8

The filter and the heating of my aquarium do not work anymore. After trying to solve the problem I've concluded that the only way to solve the problem is to buy a new filter and a new heating. Can my fishes (Xiphophorus Maculatus) stay alive during about 12 hours (the time I have to wait until the stores can re-open in my city) without any filter or heating?

  • 2
    What is the temperature in your house? How big is the tank? How many fish? – Jason Eades Nov 7 '14 at 21:19
  • 23°c in my house, tank of 100 liters, about 10 fishes (without the babies) – Dhazard Nov 8 '14 at 18:01
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Depending upon the type of fish, it may be possible. Some fish are able to survive in a bit cooler water. However, there are some fish that are extremely sensitive to temperature, for example angelfish are very sensitive, and I don't think they would survive. I have had fish such as guppies and neon tetras that were able to survive for a couple days without a heater. It really depends on the fish. As for the filter, I think they should be capable of surviving for 12 hours without one.

4

The filter shouldn't matter. A proper setup shouldn't build up anything harmful that quickly. I realize that's a loaded assumption, but with a crazily out of whack bio-load, I doubt even a good filter would keep everyone safe. However, most types of filters do have the added benefit of increasing oxygen exchange. Again, that's something that under most conditions won't rapidly fluctuate if everything else is in order.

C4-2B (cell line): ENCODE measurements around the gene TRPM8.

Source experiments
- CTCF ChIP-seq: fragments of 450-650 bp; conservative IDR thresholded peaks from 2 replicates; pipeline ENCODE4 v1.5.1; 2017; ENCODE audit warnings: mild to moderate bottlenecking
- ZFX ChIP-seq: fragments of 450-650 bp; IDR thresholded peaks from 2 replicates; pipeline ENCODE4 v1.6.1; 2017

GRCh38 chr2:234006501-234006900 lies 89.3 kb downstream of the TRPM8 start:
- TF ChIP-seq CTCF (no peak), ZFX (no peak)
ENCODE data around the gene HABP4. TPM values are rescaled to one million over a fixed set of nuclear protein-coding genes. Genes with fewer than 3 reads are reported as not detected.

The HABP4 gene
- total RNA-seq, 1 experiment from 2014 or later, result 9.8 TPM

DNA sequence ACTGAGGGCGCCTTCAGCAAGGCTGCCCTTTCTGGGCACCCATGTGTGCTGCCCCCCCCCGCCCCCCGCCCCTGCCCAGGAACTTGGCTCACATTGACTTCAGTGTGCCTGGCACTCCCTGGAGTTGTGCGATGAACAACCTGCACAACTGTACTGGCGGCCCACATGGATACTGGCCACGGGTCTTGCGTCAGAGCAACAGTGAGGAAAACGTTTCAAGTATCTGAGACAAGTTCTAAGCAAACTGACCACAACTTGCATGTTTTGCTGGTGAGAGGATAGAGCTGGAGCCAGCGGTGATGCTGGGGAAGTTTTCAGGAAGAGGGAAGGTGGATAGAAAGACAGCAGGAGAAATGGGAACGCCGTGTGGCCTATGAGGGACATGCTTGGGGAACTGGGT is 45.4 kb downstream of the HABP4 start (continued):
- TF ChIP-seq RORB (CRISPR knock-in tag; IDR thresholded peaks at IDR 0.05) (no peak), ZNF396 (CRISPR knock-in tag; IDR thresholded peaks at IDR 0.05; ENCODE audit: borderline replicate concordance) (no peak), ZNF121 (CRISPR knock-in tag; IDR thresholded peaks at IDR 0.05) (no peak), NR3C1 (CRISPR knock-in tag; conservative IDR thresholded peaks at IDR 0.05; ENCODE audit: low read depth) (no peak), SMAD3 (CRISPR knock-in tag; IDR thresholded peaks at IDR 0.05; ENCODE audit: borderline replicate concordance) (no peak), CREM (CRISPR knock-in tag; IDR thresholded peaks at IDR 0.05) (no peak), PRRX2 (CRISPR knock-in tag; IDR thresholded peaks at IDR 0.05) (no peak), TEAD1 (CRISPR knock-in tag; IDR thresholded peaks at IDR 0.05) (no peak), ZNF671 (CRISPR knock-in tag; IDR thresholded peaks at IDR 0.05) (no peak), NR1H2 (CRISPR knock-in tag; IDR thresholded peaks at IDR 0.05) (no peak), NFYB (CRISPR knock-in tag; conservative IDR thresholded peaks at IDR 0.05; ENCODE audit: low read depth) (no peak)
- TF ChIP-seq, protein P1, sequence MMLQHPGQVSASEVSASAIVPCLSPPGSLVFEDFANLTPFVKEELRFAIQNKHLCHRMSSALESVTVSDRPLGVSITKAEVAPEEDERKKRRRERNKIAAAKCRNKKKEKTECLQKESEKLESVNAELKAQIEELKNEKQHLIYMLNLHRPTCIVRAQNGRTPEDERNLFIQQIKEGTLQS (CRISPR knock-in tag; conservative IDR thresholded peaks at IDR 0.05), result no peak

However, tropical fish are pretty sensitive to rapid temperature swings. The larger your volume of water (and less surface area), the slower your tank's heat will change. Obviously the closer the surrounding atmosphere's heat to your tank's ideal temperature will reduce risk.

2

How long the fish can stay without filtration would depend on the the size of the tank and the bioload of the fish. The bioload of the tank depends on the number of fish and the size of the fish. For instance, a goldfish will create more bioload than a guppy.

If you have a large tank and a small bioload. The tank can remain without filtration for many weeks.

As for heating, this depends on the ambient temperature of the room which depends on the season and the location. It is better to monitor the temperature with the help of a thermometer.

Fish, being cold blooded animals, are very sensitive to temperature. Any temperature beyond the acceptable range will affect the fish very fast.

http://www.petsnhobbies.com/2015/04/what-is-bioload-of-aquarium.html

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